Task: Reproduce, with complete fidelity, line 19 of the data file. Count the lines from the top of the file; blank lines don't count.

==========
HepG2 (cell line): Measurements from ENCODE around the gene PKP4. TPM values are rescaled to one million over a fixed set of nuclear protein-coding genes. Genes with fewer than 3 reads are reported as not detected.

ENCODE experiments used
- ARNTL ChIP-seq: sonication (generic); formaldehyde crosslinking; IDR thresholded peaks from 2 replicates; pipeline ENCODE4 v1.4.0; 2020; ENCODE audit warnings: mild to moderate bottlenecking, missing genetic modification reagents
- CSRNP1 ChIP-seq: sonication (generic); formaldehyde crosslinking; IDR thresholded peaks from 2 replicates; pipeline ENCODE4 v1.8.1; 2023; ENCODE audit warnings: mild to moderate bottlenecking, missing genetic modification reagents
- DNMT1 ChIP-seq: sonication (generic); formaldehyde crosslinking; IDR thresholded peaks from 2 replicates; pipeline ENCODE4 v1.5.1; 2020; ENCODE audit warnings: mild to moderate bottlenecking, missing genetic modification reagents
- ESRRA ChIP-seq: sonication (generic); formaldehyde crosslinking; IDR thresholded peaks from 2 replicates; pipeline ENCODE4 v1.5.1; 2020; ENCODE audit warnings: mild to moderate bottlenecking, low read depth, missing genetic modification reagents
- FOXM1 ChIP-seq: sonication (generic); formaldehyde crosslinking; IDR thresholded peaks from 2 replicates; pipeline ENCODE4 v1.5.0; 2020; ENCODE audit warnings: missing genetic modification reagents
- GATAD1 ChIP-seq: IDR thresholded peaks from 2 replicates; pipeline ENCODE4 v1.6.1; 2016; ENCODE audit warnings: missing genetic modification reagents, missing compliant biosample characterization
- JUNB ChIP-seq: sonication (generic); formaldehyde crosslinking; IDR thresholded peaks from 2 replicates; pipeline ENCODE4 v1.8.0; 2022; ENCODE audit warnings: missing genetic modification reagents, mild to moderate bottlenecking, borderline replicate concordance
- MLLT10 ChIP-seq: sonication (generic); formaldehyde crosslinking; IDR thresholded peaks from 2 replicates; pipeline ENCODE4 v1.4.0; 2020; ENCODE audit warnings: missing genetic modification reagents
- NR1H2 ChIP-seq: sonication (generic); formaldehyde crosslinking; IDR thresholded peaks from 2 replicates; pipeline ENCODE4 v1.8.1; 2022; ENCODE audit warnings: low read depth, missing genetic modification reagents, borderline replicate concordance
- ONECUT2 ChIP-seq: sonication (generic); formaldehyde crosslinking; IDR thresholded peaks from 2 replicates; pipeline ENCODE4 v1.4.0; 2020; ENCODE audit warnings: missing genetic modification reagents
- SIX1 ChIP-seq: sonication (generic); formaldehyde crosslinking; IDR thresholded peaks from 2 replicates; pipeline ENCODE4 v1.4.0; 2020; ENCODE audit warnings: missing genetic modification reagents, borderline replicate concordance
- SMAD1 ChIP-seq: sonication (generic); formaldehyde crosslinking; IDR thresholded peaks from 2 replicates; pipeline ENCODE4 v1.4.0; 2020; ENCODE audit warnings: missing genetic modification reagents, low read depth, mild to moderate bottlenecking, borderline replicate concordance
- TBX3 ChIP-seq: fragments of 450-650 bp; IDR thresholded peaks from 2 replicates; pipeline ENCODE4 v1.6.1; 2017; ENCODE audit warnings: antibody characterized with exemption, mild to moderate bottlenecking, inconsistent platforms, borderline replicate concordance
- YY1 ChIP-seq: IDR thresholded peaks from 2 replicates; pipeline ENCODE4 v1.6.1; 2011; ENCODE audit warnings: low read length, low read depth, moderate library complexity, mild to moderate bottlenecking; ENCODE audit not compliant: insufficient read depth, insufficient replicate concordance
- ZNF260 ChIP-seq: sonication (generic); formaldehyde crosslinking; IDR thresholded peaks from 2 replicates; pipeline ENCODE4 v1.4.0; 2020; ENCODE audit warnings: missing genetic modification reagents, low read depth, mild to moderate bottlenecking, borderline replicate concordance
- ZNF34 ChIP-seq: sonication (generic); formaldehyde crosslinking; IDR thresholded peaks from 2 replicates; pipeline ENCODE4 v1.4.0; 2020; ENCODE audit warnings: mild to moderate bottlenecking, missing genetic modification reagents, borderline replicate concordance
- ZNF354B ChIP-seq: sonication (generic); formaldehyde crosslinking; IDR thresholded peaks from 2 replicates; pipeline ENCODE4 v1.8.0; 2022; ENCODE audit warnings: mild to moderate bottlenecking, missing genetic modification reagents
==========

- ZNF354B ChIP-seq: sonication (generic); formaldehyde crosslinking; IDR thresholded peaks from 2 replicates; pipeline ENCODE4 v1.8.0; 2022; ENCODE audit warnings: mild to moderate bottlenecking, missing genetic modification reagents